A black former National Football League head coach has accused the most popular US sports league of racism and likened its workings to a “plantation” in a discrimination lawsuit filed on Tuesday.
Brian Flores, who was fired last month as coach of the Miami Dolphins, has sued the club as well as the New York Giants, the Denver Broncos and the NFL. He claimed the Giants interviewed him for their head coaching job in a cynical attempt to satisfy a league mandate, known as the Rooney Rule, that requires teams to consider at least one black candidate for such positions.
Based on a text exchange with Bill Belichick, the coach of the New England Patriots, Flores determined that the Giants had already settled on another candidate, Brian Daboll, three days before he was due to be interviewed, according to the complaint.
As a result, Flores was forced to sit through a dinner with the Giants’ general manager Joe Schoen knowing the team had already selected Daboll, and then give an extensive interview the following day. He described the process as a sham “that was held for no reason other than for the Giants to demonstrate falsely to the league commissioner Roger Goodell and the public at large that it was in compliance with the Rooney Rule”.
The Giants rejected Flores’ claims in a statement on Tuesday, saying they were “pleased and confident with the process that resulted in the hiring of Brian Daboll”.
In a statement, the NFL said the suit was “without merit”, adding: “The NFL and our clubs are deeply committed to ensuring equitable employment practices and continue to make progress in providing equitable opportunities.”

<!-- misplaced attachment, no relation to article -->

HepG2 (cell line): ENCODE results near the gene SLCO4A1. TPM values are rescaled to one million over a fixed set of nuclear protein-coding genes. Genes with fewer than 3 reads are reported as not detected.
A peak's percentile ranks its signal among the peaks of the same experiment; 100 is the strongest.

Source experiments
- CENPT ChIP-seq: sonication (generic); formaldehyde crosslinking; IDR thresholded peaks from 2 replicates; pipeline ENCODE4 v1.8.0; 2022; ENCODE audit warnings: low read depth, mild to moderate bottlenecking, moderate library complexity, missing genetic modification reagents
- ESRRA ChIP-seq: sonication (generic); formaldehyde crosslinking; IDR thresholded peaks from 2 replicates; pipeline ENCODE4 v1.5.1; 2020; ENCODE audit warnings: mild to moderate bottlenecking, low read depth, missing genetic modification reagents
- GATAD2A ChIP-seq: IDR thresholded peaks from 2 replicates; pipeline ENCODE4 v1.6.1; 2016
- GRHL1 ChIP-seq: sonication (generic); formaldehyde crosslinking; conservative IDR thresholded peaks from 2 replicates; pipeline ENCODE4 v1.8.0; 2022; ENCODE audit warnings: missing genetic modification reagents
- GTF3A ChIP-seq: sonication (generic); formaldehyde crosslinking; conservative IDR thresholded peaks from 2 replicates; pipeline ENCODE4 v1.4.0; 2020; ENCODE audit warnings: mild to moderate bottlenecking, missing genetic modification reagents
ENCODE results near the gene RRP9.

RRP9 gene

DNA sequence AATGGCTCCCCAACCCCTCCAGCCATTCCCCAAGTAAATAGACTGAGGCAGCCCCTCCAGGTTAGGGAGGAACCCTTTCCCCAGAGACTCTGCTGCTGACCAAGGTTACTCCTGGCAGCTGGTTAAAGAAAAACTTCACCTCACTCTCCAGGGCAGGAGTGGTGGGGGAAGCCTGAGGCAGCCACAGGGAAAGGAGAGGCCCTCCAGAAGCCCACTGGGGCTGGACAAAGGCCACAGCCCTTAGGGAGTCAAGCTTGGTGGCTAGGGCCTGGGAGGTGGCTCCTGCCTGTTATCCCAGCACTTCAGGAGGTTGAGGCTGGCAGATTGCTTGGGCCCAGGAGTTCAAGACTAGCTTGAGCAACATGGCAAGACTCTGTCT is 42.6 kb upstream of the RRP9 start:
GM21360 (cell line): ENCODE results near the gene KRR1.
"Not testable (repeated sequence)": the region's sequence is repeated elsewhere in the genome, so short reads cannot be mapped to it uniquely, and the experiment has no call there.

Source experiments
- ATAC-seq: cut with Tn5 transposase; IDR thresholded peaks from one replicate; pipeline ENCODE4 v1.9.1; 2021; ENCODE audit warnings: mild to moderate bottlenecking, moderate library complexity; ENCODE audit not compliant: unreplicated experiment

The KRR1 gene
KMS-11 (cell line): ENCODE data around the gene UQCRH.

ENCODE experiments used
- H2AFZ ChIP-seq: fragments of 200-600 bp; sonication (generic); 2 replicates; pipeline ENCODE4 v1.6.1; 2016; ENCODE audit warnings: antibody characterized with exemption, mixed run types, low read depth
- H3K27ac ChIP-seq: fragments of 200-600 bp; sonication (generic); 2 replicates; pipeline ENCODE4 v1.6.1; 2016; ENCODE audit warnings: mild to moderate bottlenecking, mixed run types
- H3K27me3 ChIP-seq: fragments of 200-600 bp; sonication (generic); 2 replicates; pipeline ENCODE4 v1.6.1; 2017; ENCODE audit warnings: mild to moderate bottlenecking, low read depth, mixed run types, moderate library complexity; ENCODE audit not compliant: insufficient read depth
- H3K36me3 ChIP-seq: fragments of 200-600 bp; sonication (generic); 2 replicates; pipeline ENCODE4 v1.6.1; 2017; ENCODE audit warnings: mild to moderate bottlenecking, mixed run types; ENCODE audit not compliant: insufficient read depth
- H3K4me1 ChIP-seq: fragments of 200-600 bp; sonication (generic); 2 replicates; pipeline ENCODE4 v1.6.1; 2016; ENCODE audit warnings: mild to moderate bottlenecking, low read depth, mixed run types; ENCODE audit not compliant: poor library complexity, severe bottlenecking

Flores’ lawsuit will draw scrutiny to the NFL’s failings on race just as it prepares for its marquee event, the Super Bowl, on February 13.
Since Flores’s firing, a league whose players are 70 per cent black has just one black head coach among its 32 clubs in spite of the Rooney Rule’s implementation almost 20 years ago.
“The NFL remains rife with racism, particularly when it comes to the hiring and retention of black head coaches, co-ordinators and general managers,” Flores’s suit alleged, accusing the league of a “disingenuous commitment to social equity”.
Black people who managed to become head coaches received worse terms than their white counterparts, he claimed, and were far less likely to win second chances after they were terminated.
Flores likened the league to a slave plantation in the complaint. “In certain critical ways, the NFL is racially segregated and is managed much like a plantation. Its 32 owners — none of whom are black — profit substantially from the labour of NFL players, 70 per cent of whom are black,” the complaint stated.
“The owners watch the games from atop NFL stadiums in their luxury boxes, while their majority-black workforce put their bodies on the line every Sunday, taking vicious hits and suffering debilitating injuries to their bodies and their brains while the NFL and its owners reap billions of dollars.”
The complaint also featured damning allegations against Stephen Ross, the Dolphins’ owner who is chair of The Related Companies, one of the largest US property developers.
Flores claims Ross pressured him to “tank” the Dolphins’ season in 2019 so that the club would be assured the first pick in the upcoming draft of university players. Flores said Ross offered him $100,000 for each game the team lost and became angry when he disobeyed and the Dolphins won.
The Dolphins “vehemently denied” any racial discrimination and said the “implication that we acted in a manner inconsistent with the integrity of the game is incorrect”.
Ross could not immediately be reached for comment. He has positioned himself as a champion of diversity and inclusion, committing $13mn in 2020 to his own philanthropy, Ross Initiative in Sports for Equality, to combat racism.
“I started Rise based on the belief that our nation must address the scourge of racism directly to achieve true unity,” he said at the time.
Flores, 40, a former assistant to Belichick, coached the Dolphins for three years before his surprise termination in January, which was attributed to poor communication with the owner and other team executives. The Dolphins had won eight of their last nine games.
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